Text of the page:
UPDATE: Coats returns to U.S. Senate from Indiana

Republican Dan Coats won his bid to return to the U.S. Senate on Tuesday, a victory the GOP had been counting on to help it win the seats it needs to gain control of the chamber.

Coats beat Democratic Rep. Brad Ellsworth and Libertarian Rebecca Sink-Burris for the seat currently held by retiring Democrat Evan Bayh, according to an Associated Press analysis of exit poll data.

The victory for Coats, who left the Senate in 1999, helped Republicans narrow their 59-41 deficit in the Senate and marked the first in more than 50 years that a member of Congress returned to office after working as a lobbyist. It also signaled a shift in Indiana back toward its more Republican roots after the state supported Democrat Barack Obama for president in 2008.

Coats tweeted to his followers on the social networking site Twitter: "Thank you, Indiana!" He planned to address supporters later Tuesday at the Republican Party celebration.

"I have been listening, and I hear you loud and clear," Coats' prepared remarks said.

Ellsworth thanked supporters and staff at a Democratic Party event in Indianapolis.

"We knew it'd be a high climb, and I don't regret one second," Ellsworth said.

He said before the election that he was confident he did all he could to win with the time and resources available. On Tuesday, he said the only thing in his future right now is getting back in good graces with his dog and raking leaves in his yard.

Coats had portrayed Ellsworth as a rubber stamp for liberals in Washington, while Ellsworth spent much of the campaign criticizing Coats as a wealthy D.C. insider who didn't represent Indiana values.

Voters like Indianapolis resident Elizabeth Farr, 29, didn't buy Ellsworth's argument. She said she chose Coats in part because he opposes the federal health care overhaul, and said her vote wasn't affected by his background as a lobbyist.

"Business is business," Farr said. "In the end, he's going to do what's best for Indiana."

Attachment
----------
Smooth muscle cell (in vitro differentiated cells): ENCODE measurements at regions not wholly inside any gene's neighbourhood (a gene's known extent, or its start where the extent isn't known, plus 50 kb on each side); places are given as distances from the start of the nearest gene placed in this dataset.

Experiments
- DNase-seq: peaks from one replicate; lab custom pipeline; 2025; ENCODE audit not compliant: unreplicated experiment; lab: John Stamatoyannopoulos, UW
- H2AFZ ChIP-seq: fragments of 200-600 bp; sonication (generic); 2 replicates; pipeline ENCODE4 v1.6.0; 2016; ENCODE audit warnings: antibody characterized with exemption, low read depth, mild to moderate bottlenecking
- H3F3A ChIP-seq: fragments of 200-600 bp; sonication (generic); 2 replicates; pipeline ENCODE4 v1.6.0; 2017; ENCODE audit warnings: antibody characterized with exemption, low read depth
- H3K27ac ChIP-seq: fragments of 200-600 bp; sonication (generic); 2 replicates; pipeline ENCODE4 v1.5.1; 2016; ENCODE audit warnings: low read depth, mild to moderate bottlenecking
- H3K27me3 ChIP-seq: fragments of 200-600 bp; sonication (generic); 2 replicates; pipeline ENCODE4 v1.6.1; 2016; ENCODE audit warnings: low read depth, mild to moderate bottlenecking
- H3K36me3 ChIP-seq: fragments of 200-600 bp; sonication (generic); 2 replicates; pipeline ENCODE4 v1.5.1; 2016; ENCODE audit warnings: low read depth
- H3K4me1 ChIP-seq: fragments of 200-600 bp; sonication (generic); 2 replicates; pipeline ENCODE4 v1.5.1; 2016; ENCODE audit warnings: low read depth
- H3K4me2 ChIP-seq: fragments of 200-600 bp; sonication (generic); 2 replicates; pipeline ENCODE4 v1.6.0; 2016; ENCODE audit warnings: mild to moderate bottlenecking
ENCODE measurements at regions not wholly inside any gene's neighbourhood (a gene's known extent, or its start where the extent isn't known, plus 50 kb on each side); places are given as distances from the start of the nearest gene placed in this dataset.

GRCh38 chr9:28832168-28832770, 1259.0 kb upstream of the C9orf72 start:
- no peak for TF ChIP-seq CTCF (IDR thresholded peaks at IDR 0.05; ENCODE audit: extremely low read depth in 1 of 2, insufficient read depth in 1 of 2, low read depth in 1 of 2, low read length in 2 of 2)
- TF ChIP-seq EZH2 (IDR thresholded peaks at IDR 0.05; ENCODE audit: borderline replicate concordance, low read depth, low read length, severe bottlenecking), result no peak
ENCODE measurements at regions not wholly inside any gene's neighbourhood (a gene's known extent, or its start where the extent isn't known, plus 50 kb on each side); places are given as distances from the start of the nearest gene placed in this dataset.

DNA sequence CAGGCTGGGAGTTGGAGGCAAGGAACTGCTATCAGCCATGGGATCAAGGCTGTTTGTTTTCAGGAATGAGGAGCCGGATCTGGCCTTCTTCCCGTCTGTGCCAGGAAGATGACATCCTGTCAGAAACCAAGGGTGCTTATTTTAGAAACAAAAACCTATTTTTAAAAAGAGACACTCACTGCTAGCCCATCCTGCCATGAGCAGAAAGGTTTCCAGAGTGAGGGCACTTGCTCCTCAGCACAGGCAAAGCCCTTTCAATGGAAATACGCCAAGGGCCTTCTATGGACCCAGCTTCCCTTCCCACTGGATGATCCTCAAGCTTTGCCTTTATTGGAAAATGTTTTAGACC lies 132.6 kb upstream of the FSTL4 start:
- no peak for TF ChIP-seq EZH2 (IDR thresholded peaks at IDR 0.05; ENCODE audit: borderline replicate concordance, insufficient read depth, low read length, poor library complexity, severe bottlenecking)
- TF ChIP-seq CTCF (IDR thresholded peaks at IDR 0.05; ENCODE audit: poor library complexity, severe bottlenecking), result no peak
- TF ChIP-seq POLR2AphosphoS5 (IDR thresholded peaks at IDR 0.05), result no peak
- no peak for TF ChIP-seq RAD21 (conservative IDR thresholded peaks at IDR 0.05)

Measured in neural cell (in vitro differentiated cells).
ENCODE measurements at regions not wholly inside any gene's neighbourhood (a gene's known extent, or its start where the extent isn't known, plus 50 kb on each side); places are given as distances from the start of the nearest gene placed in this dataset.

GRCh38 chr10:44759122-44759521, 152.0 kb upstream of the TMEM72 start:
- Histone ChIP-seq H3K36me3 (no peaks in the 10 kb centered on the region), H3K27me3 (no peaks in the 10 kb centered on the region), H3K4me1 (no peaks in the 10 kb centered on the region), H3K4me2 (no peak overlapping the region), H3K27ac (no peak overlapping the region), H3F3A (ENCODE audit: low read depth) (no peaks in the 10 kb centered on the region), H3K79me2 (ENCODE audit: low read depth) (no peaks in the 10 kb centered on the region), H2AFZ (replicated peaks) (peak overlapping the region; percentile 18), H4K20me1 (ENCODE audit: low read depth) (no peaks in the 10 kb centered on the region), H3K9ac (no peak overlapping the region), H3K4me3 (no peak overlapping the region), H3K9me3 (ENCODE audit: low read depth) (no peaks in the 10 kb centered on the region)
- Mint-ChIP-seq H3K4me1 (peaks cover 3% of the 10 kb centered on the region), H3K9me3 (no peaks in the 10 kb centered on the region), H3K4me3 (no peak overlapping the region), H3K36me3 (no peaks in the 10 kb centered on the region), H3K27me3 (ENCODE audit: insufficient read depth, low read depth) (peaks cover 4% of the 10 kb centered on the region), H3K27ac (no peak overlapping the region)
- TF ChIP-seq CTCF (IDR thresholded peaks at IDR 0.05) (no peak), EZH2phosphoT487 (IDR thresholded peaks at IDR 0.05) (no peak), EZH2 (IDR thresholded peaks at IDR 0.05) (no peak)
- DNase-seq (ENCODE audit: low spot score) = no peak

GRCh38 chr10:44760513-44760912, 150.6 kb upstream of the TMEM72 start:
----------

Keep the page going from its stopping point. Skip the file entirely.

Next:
But Indianapolis social worker Candace Backer, 51, cast a straight Democratic ticket and noted that Coats has lived in Virginia for years. Coats is renting a home in Indianapolis and has a second home in North Carolina that is for sale.

"Dan Coats doesn't even live in this state, don't get me started on that," Backer said. "That shows you what a red state this is."

While tea party voters initially preferred more conservative candidates in the GOP primary, many ended up supporting Coats simply because he was a Republican who they felt could stand up to Democrats in Washington. More than eight out of 10 people who said they strongly support the tea party movement voted for Coats, according to preliminary exit poll results conducted for The Associated Press.

Coats said he decided to run for the Senate again after growing unhappy with the direction the country was headed. Voters apparently agreed. About three-quarters said they were angry or disappointed with the way the federal government is working, and Coats won a solid majority of both those groups, early exit polls suggested.

"This is a clear directive from Hoosiers," said Coats spokesman Pete Seat. "They want a senator who will stand up as a check and balance against the tax-and-spend policies of President Obama and Speaker (Nancy) Pelosi."

Coats outraised and outspent Ellsworth, taking in $4.4 million during the election cycle compared to Ellsworth's $2.3 million through the Oct. 13 reporting deadline.

Ellsworth entered the race late because Bayh didn't announce his retirement until February. Because of that, Ellsworth was nominated at the state convention instead of going through a primary, which meant he wasn't campaigning until mid-May. The former Vanderburgh County sheriff and two-term congressman from southern Indiana struggled to gain name recognition statewide.

Bayh said Tuesday that when the economy is struggling, the party in power faces an uphill battle.

"It's a difficult set of circumstances," he told supporters at the Democratic Party's event.

National Democrats didn't support Ellsworth's campaign by running ads, though Ellsworth said throughout the campaign that he wasn't worried about a lack of support from the Democratic Senatorial Campaign Committee because national help was never promised.

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